Gene editing: the next generation of personalised cancer treatment

Advances in gene editing technologies are enabling researchers to understand far more about the contribution of genetics to disease. The technique involves the insertion, deletion or replacement of DNA in the genome of an organism using engineered nucleases known as molecular scissors.
Building on the success of past studies and programmes such as the Human Genome Project, scientists are continuing to use DNA sequencing to search for mutations or genetic variations associated with the development or progression of a disease.
The inability of existing therapeutics to treat diseases such as cancers in certain people has led to experimental gene therapies on humans. For instance, although the standard treatment of chemotherapy followed by bone marrow transplantation is commonly used in children with leukaemia, success rates for infants are only 25 per cent.
Low success rates like this one prompt scientists to find new ways of creating personalised treatments for patients who may otherwise be faced with no viable treatment options.
In 2015, the unique case of one-year-old acute lymphoblastic leukaemia patient Layla, who was saved by pioneering gene editing research, broke new ground. Professor of Cell and Gene Therapy at UCL, Waseem Qasim, worked with his team to provide a personalised treatment option for Layla using a TALEN-based approach. They introduced T cells from a healthy donor and disabled genes that would attack them in her body with molecular scissors.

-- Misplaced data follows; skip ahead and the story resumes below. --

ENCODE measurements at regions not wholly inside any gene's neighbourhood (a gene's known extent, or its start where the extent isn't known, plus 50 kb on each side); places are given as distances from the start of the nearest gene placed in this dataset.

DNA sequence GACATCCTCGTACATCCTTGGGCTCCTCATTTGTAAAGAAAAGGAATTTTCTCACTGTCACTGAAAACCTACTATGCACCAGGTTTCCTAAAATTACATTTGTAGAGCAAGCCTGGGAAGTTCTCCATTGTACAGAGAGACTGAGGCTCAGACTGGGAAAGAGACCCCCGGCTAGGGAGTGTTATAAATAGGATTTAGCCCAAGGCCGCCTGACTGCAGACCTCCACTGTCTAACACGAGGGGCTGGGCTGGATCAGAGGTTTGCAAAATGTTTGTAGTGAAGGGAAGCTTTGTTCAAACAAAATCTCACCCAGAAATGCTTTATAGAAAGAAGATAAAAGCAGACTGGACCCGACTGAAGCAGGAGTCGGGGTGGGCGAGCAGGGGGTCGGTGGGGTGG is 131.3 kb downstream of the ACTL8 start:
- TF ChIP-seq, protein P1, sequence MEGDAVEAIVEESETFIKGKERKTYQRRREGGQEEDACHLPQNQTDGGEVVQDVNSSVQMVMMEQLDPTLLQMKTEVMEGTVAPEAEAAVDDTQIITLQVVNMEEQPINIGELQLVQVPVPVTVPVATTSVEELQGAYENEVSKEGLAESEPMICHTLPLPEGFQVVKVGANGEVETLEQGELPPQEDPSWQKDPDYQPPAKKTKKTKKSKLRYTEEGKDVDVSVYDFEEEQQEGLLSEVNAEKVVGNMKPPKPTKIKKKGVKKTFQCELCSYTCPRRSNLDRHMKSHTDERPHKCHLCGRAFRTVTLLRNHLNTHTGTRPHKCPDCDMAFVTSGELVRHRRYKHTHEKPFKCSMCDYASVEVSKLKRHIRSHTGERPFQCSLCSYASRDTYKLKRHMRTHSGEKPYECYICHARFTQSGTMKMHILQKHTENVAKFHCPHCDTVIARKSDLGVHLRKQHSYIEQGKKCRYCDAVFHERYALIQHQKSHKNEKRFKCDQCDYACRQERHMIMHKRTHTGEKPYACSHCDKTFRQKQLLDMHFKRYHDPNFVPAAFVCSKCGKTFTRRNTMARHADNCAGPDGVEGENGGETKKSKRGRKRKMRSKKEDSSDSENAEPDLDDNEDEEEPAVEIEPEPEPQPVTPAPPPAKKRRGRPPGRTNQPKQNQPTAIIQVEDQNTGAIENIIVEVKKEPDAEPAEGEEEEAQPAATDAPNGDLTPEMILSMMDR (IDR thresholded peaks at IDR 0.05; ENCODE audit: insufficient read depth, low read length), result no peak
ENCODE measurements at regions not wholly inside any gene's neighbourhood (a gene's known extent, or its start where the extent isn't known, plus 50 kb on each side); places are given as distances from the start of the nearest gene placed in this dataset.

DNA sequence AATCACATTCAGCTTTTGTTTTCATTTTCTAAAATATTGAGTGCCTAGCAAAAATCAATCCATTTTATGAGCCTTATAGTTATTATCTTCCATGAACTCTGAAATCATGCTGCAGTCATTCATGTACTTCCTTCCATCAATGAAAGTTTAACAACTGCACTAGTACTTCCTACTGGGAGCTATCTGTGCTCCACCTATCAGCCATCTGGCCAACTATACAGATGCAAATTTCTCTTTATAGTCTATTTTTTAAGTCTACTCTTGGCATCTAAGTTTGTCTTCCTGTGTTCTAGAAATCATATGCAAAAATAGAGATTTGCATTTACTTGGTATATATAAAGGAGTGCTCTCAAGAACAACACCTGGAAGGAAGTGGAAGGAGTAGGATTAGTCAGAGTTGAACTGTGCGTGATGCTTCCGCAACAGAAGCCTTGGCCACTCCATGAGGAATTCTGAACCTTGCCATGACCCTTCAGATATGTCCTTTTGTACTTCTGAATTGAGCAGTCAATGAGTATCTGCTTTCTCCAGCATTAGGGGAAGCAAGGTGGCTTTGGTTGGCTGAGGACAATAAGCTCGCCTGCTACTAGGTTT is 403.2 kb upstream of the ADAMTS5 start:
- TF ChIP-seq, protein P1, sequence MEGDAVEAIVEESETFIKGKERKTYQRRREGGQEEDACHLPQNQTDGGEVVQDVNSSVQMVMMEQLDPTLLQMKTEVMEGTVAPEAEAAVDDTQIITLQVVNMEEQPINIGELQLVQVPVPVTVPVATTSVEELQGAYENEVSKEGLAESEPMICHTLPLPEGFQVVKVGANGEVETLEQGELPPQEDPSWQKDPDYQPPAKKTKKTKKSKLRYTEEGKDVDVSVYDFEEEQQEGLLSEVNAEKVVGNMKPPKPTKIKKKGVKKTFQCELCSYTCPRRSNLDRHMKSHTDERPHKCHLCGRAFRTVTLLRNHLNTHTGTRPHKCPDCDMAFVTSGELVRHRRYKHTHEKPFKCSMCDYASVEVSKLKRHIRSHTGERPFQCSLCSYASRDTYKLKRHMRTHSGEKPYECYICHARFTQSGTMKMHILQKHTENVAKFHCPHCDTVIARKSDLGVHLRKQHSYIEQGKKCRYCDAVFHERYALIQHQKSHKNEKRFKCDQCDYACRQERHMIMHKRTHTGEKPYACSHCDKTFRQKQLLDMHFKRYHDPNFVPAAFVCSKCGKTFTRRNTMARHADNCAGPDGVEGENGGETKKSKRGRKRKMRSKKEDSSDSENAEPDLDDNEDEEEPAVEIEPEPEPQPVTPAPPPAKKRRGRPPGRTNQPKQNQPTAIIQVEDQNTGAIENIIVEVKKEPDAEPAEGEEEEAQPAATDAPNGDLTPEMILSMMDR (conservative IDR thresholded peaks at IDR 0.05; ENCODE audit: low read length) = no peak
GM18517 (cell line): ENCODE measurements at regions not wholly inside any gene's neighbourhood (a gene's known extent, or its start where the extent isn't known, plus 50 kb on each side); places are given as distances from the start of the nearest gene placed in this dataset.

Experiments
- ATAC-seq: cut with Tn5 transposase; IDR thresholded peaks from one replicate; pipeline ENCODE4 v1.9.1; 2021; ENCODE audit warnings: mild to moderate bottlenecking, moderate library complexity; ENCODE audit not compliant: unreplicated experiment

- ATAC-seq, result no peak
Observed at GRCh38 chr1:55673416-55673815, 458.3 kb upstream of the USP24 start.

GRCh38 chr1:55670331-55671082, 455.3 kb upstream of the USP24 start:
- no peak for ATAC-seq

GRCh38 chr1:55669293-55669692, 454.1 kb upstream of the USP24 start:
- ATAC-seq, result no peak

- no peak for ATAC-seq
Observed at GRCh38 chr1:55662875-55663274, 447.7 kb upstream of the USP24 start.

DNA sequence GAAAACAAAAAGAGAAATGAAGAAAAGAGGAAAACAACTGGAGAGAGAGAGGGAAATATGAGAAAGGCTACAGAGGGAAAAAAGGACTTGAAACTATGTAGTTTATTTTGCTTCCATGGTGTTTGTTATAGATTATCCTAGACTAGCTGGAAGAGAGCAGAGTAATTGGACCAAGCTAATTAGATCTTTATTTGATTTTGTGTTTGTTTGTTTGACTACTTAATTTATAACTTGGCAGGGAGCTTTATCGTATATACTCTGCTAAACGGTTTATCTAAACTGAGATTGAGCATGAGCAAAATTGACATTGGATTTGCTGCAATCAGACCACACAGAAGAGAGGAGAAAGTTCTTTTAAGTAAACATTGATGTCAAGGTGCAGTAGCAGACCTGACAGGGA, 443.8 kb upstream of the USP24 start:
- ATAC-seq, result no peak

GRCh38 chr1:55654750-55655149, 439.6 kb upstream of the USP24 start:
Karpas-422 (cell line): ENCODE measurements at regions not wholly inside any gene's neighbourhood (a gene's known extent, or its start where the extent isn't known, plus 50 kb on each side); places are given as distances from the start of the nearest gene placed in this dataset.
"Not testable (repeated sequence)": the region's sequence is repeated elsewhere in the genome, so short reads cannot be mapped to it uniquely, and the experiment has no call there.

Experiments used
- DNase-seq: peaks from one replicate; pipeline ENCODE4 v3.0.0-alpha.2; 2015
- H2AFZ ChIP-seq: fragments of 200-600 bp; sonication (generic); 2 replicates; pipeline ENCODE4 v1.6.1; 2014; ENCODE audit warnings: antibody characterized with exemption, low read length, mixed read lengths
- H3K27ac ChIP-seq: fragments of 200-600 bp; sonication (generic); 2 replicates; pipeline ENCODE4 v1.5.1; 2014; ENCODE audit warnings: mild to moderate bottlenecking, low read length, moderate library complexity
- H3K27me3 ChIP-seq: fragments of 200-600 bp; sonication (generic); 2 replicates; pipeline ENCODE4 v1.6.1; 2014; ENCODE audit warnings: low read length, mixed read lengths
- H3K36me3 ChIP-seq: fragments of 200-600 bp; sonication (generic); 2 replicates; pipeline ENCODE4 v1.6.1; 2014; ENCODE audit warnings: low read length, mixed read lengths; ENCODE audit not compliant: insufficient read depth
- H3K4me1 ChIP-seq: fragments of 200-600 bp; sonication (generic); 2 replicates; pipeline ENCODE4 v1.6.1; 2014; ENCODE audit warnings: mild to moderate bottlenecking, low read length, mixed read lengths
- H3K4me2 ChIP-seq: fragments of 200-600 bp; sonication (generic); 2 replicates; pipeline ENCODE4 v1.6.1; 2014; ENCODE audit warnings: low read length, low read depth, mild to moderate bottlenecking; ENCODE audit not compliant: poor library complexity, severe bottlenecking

“We’ve known for some time that some types of leukaemia can be eliminated by powerful immune effects mediated by donor T cells after a bone marrow transplant,” elaborates Qasim. “More recently, it has become possible to add anti-leukemic chimeric antigen receptors (CARs) to a patient’s own T cells, which are then re-infused and can clear leukaemia.”
The challenge of administering these therapies to small infants arises because of the difficulty involved in collecting enough healthy T cells to use, which is why the team at UCL decided to explore the use of donor cells. “As well as adding a CAR, we made additional edits to two important genes that would allow the cells to be given to any recipient,” Qasim explains.
“To do this, we disabled the T cell’s own receptor so that they don’t recognise the recipient as foreign.” The researchers also removed a molecule called CD52 to make the cells ‘invisible’ to a powerful antibody drug to prevent rejection of the cells by the patient.
A month after Layla received the experimental treatment, the T cells had destroyed all of the cancerous cells in her bone marrow. Although she can only be given the all clear in a year or two, the signs are promising.
Further T cell research is being carried out across UCL, including work by Dr Martin Pule on the development of new CARs for different kinds of cancer. Many of these could be developed further using editing approaches to create a ready-made bank of cells available to patients as soon as they are required.
The early success of gene editing treatments could lead to them becoming mainstream options in the clinic in the not-to-distant future. “In the near term, I would expect more applications using T cells, including formal trials of universal CAR T cells for leukaemia,” says Qasim.
“Beyond that, we should see attempts to correct blood stem cells in inherited immune diseases, and perhaps other blood conditions. Correction of cells directly in patients is still some years away, but it’s a fast moving area and the reagents are evolving rapidly.”